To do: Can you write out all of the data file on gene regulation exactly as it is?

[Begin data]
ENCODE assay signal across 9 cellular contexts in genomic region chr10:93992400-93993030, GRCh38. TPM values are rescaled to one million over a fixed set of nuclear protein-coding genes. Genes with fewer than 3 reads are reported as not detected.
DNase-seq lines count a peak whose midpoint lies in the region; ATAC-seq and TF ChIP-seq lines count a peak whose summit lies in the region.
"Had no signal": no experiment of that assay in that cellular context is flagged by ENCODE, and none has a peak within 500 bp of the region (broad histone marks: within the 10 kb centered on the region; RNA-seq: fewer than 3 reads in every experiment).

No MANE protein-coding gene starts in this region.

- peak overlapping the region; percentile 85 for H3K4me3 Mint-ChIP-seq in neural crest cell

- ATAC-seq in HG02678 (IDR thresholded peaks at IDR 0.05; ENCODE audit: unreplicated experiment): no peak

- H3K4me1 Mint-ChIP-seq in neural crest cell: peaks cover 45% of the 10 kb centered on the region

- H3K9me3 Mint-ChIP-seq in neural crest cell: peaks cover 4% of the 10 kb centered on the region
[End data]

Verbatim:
ENCODE assay signal across 9 cellular contexts in genomic region chr10:93992400-93993030, GRCh38. TPM values are rescaled to one million over a fixed set of nuclear protein-coding genes. Genes with fewer than 3 reads are reported as not detected.
DNase-seq lines count a peak whose midpoint lies in the region; ATAC-seq and TF ChIP-seq lines count a peak whose summit lies in the region.
"Had no signal": no experiment of that assay in that cellular context is flagged by ENCODE, and none has a peak within 500 bp of the region (broad histone marks: within the 10 kb centered on the region; RNA-seq: fewer than 3 reads in every experiment).

No MANE protein-coding gene starts in this region.

- peak overlapping the region; percentile 85 for H3K4me3 Mint-ChIP-seq in neural crest cell

- ATAC-seq in HG02678 (IDR thresholded peaks at IDR 0.05; ENCODE audit: unreplicated experiment): no peak

- H3K4me1 Mint-ChIP-seq in neural crest cell: peaks cover 45% of the 10 kb centered on the region

- H3K9me3 Mint-ChIP-seq in neural crest cell: peaks cover 4% of the 10 kb centered on the region